The classical view of threat is a combination of adversary intent, capability, and likelihood. This overall model is completely valid within the cyber environment as people and human motivations are always involved. Actions take planning, resources, and time that no adversary can afford to waste. Therefore, when determining the threat to a specific system, the methodological approach must consider those factors that realistically influence the adversary’s ability or motivation to attempt some type of cyber attack, which is centered squarely on the basic concept of return on investment (ROI). Is the investment worth the outcome? In order to answer this question, Cytelligence has developed advanced threat models based on the following factors that are used to project realistic and usable threat intelligence for weapons platforms and deployed operations. These assessments can be used to inform security, investments, and operational decisions for systems that are under development and in operations.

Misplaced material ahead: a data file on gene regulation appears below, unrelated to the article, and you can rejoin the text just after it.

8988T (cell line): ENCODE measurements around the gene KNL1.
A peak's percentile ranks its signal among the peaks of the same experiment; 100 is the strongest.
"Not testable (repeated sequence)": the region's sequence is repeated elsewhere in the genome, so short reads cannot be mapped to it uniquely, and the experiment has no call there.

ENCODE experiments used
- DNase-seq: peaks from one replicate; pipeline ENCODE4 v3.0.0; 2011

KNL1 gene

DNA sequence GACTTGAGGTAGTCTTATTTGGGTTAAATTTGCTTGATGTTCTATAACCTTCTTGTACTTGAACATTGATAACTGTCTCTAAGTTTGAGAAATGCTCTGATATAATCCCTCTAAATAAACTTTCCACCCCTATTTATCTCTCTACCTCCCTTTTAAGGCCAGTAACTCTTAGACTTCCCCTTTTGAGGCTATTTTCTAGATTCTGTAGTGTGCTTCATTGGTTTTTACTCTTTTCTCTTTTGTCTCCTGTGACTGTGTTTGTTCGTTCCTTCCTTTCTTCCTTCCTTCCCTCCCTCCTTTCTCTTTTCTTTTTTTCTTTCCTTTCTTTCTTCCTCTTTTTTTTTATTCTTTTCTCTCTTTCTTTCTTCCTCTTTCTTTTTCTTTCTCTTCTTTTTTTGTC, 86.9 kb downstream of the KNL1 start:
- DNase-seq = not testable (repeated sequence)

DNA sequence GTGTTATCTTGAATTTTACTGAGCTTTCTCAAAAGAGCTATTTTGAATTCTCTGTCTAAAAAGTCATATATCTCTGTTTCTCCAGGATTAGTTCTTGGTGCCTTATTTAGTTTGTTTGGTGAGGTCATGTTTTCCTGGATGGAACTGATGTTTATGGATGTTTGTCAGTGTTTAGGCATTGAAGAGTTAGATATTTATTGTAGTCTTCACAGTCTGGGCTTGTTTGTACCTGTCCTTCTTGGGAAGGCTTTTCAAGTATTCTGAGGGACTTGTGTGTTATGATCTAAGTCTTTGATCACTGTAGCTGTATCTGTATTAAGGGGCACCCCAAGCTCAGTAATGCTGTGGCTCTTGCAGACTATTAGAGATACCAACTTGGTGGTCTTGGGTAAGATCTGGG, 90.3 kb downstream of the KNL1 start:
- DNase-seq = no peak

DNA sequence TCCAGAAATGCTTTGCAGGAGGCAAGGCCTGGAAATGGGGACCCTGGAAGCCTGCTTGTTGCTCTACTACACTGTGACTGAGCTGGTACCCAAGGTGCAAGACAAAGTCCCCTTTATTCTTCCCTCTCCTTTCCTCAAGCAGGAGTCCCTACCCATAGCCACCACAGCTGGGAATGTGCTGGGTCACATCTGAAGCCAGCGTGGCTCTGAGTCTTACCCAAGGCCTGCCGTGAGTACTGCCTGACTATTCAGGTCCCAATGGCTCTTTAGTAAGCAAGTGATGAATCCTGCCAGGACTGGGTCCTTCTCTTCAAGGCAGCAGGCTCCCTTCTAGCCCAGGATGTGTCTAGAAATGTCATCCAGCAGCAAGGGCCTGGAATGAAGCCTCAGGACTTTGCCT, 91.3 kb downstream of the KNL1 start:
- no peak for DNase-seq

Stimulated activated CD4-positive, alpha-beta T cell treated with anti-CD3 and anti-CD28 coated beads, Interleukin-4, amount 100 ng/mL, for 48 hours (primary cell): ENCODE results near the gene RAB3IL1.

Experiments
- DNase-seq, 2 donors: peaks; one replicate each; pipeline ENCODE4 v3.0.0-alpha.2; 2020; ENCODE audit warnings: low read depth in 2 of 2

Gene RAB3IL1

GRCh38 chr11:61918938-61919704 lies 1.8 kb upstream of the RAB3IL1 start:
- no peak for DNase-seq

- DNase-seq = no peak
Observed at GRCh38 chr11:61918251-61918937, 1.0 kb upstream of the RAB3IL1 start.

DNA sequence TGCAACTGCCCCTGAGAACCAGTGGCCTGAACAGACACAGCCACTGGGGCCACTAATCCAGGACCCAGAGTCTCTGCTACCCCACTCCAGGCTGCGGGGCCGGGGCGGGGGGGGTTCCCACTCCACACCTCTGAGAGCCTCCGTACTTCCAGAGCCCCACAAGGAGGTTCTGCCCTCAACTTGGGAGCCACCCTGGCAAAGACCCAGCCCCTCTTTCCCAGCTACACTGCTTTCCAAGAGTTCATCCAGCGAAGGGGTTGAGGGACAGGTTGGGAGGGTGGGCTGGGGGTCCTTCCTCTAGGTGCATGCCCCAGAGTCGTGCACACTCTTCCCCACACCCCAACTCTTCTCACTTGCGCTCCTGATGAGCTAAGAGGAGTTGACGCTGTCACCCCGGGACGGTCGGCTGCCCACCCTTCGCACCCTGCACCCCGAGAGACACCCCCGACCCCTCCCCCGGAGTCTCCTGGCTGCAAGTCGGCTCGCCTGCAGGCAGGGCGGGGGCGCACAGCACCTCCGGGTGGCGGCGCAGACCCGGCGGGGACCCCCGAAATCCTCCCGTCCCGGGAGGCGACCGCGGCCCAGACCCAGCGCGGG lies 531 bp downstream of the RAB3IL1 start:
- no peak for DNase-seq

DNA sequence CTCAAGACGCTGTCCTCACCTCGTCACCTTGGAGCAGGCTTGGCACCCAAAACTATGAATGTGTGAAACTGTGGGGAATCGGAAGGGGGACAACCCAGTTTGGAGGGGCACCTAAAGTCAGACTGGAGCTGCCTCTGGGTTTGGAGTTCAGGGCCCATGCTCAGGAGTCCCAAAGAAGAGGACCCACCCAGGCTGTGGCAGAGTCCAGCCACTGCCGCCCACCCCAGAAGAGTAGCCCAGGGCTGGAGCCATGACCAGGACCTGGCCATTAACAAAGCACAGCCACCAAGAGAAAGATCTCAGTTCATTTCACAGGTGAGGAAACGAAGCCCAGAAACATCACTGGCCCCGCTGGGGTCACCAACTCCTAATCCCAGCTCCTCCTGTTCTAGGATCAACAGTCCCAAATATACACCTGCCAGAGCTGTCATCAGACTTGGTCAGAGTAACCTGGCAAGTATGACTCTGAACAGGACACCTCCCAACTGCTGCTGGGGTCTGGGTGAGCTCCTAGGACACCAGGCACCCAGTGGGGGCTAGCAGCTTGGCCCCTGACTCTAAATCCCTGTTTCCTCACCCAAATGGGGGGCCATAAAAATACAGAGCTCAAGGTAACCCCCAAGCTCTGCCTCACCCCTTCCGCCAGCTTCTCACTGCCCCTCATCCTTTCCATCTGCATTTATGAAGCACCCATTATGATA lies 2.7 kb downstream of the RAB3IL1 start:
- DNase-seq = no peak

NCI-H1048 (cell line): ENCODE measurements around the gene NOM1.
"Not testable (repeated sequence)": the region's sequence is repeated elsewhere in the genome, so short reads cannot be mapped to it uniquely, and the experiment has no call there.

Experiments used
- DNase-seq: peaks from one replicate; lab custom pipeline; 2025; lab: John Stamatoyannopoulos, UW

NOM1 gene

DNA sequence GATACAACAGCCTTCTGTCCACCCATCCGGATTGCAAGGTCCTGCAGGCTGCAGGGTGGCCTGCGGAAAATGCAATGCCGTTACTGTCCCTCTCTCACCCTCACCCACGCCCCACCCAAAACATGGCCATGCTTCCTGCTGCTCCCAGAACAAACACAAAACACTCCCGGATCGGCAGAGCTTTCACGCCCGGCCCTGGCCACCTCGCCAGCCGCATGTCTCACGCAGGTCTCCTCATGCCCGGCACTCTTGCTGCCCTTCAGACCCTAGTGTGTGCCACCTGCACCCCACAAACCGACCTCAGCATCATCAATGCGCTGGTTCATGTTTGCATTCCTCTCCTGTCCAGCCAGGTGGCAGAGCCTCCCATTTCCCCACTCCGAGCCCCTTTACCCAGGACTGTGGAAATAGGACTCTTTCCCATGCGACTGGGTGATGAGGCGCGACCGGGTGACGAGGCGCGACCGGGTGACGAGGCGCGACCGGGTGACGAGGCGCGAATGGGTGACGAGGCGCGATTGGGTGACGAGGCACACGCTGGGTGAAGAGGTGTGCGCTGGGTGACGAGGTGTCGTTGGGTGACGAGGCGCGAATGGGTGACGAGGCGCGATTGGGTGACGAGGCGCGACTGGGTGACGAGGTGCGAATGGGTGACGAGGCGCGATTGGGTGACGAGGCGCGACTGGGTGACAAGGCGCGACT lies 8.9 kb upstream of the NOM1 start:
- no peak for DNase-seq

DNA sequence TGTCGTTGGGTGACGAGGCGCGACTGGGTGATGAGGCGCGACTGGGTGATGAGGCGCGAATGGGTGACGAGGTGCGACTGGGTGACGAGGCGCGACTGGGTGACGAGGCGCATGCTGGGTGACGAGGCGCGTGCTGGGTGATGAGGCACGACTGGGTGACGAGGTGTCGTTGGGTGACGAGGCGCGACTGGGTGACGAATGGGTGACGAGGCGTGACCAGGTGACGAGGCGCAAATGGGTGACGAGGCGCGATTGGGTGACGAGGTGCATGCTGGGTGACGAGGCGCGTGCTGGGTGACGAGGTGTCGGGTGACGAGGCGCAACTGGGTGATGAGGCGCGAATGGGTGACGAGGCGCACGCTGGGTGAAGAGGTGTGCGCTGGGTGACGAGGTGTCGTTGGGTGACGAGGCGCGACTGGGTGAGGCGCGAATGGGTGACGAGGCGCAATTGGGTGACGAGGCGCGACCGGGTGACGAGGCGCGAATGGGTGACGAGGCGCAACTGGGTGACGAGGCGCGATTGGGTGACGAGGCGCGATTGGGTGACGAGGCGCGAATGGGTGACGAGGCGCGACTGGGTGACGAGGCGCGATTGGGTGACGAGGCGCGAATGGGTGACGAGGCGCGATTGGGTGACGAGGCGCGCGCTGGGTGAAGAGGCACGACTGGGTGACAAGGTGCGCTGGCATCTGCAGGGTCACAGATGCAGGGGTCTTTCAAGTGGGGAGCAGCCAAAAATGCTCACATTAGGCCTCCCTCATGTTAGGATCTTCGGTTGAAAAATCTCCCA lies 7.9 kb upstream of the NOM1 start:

Opportunity: In order to attack a given system, an adversary must have an opportunity that allows him or her to identify a target, understand the target, weaponeer the most feasible form attack, and execute the attack in some useful fashion. Having a weaponeered attack without the ability to deploy it is useless. Consideration: Non-technical safeguards or operational choices can have a significant effect on the level of effort required by an adversary to create opportunities. Increasing effort reduces adversary ROI.
Complexity: Weapons systems are often highly complex machines. This complexity becomes an increased cost and level of effort for potential attackers. Although it is true that complex system can also, consequently, have more of an attack surface, leveraging that attack surface in a useful and predictable way requires the attacker to invest in overcoming a large percentage of that complexity. Consideration: Complexity directly relates to all other factors. Complex actions are often less repeatable, require more development time, are harder to synchronize and can vary on how long they may be effective.